We are independent & ad-supported. We may earn a commission for purchases made through our links.
Advertiser Disclosure
Our website is an independent, advertising-supported platform. We provide our content free of charge to our readers, and to keep it that way, we rely on revenue generated through advertisements and affiliate partnerships. This means that when you click on certain links on our site and make a purchase, we may earn a commission. Learn more.
How We Make Money
We sustain our operations through affiliate commissions and advertising. If you click on an affiliate link and make a purchase, we may receive a commission from the merchant at no additional cost to you. We also display advertisements on our website, which help generate revenue to support our work and keep our content free for readers. Our editorial team operates independently of our advertising and affiliate partnerships to ensure that our content remains unbiased and focused on providing you with the best information and recommendations based on thorough research and honest evaluations. To remain transparent, we’ve provided a list of our current affiliate partners here.

How do I Treat Shoulder Muscle Pain?

By Klaus Strasser
Updated Mar 03, 2024
Our promise to you
The Health Board is dedicated to creating trustworthy, high-quality content that always prioritizes transparency, integrity, and inclusivity above all else. Our ensure that our content creation and review process includes rigorous fact-checking, evidence-based, and continual updates to ensure accuracy and reliability.

Our Promise to you

Founded in 2002, our company has been a trusted resource for readers seeking informative and engaging content. Our dedication to quality remains unwavering—and will never change. We follow a strict editorial policy, ensuring that our content is authored by highly qualified professionals and edited by subject matter experts. This guarantees that everything we publish is objective, accurate, and trustworthy.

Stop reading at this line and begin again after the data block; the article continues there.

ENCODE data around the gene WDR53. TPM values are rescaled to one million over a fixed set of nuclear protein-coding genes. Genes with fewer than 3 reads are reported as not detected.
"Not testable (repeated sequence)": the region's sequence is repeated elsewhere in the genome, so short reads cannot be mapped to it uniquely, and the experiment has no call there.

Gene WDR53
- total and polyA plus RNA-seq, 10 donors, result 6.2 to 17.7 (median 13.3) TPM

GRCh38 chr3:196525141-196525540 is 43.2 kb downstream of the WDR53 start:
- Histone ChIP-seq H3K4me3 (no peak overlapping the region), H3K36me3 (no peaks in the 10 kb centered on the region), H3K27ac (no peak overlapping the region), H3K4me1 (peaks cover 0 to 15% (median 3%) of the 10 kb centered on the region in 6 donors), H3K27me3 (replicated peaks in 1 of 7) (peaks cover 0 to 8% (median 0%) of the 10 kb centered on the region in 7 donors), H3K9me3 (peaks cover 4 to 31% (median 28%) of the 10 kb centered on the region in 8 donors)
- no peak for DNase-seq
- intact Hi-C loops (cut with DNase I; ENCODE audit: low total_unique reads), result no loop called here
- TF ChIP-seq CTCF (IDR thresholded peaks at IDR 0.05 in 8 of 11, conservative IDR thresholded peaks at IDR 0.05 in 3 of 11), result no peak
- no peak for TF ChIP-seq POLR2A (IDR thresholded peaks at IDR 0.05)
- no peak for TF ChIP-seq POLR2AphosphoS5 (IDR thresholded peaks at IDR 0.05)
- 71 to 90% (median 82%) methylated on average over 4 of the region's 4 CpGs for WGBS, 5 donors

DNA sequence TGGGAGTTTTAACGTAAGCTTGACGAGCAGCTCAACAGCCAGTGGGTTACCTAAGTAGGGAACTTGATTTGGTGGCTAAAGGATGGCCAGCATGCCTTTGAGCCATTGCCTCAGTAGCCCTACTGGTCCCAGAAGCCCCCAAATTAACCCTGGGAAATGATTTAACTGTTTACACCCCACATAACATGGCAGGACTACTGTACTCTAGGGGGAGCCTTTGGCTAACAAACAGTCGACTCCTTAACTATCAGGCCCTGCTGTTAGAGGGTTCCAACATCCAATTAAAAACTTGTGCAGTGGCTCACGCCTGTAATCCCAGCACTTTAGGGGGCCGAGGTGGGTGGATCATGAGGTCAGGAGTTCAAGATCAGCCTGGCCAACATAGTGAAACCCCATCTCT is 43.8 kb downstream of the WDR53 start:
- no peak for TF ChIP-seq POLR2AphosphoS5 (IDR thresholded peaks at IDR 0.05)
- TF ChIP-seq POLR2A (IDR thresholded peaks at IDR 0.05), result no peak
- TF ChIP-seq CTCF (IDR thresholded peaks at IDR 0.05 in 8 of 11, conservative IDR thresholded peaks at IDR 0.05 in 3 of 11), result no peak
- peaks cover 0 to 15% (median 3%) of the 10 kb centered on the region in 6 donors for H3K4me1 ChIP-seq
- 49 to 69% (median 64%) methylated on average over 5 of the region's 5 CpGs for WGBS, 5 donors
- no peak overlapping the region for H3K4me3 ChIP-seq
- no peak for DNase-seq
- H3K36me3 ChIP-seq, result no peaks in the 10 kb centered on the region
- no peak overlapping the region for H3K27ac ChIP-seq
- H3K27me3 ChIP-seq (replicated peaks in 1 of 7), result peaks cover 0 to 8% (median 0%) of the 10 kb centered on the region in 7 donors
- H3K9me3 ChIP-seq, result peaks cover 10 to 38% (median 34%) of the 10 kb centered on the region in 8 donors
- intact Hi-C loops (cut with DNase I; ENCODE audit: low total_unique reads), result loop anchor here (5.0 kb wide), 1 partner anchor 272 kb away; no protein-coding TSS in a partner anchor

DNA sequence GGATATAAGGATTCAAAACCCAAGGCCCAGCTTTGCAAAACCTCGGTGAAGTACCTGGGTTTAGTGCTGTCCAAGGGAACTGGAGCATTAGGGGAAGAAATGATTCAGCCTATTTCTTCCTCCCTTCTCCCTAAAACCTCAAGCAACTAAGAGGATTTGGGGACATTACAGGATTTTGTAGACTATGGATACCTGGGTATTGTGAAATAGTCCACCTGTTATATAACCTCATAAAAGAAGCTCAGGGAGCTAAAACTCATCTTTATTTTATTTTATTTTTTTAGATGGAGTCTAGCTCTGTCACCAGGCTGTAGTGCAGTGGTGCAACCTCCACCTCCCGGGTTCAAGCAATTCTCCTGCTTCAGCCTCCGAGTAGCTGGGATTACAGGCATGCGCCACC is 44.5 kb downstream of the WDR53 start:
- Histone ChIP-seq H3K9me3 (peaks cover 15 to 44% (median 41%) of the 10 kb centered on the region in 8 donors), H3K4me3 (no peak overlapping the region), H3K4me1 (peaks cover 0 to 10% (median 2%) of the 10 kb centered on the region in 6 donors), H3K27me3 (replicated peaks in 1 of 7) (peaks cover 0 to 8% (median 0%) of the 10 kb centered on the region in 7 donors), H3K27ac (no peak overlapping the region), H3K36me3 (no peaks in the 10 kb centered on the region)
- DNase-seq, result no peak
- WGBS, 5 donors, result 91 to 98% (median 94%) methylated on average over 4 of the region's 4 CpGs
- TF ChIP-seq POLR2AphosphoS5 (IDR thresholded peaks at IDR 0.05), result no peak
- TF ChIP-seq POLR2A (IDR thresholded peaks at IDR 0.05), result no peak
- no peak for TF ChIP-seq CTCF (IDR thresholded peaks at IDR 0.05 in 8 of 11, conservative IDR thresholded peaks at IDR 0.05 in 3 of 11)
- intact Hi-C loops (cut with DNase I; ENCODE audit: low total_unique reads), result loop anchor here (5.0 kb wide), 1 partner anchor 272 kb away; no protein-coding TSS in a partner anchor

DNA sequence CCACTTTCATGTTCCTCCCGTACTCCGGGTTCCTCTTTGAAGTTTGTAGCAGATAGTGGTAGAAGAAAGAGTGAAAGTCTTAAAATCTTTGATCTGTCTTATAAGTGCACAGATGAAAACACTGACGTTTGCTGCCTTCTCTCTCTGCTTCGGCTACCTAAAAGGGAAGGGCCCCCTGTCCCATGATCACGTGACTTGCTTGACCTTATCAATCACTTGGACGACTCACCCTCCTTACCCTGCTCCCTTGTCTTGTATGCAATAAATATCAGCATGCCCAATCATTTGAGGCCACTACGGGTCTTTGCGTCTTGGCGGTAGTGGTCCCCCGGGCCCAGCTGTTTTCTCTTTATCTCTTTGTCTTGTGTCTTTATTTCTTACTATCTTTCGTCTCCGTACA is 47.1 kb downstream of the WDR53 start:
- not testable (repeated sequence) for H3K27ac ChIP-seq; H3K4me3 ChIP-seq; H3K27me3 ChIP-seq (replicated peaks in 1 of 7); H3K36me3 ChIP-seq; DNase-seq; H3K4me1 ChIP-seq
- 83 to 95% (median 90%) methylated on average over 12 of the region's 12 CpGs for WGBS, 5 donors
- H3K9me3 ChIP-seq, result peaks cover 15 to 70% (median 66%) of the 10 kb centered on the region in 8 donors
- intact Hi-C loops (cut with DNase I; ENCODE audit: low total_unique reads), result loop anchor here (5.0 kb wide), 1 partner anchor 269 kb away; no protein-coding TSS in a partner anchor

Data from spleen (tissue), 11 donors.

Over the years, we've refined our approach to cover a wide range of topics, providing readers with reliable and practical advice to enhance their knowledge and skills. That's why millions of readers turn to us each year. Join us in celebrating the joy of learning, guided by standards you can trust.

Editorial Standards

At The Health Board, we are committed to creating content that you can trust. Our editorial process is designed to ensure that every piece of content we publish is accurate, reliable, and informative.

Our team of experienced writers and editors follows a strict set of guidelines to ensure the highest quality content. We conduct thorough research, fact-check all information, and rely on credible sources to back up our claims. Our content is reviewed by subject-matter experts to ensure accuracy and clarity.

We believe in transparency and maintain editorial independence from our advertisers. Our team does not receive direct compensation from advertisers, allowing us to create unbiased content that prioritizes your interests.

The proper treatment of shoulder muscle pain usually depends upon the type of pain and the possible cause. Physical exercise or rest can often alleviate the pain, but this may not always work. An appointment with a medical professional will let him or her be able to diagnose your exact ailment and propose the best means of resolving it.

Shoulder muscle pain can be the result of physical activities, such as the excessive use of an already weak muscle. There are also cases where such pain is indicative of a genetic condition. Some medical professionals link it to emotional problems, rendering its potential treatment derivative of psychological methods.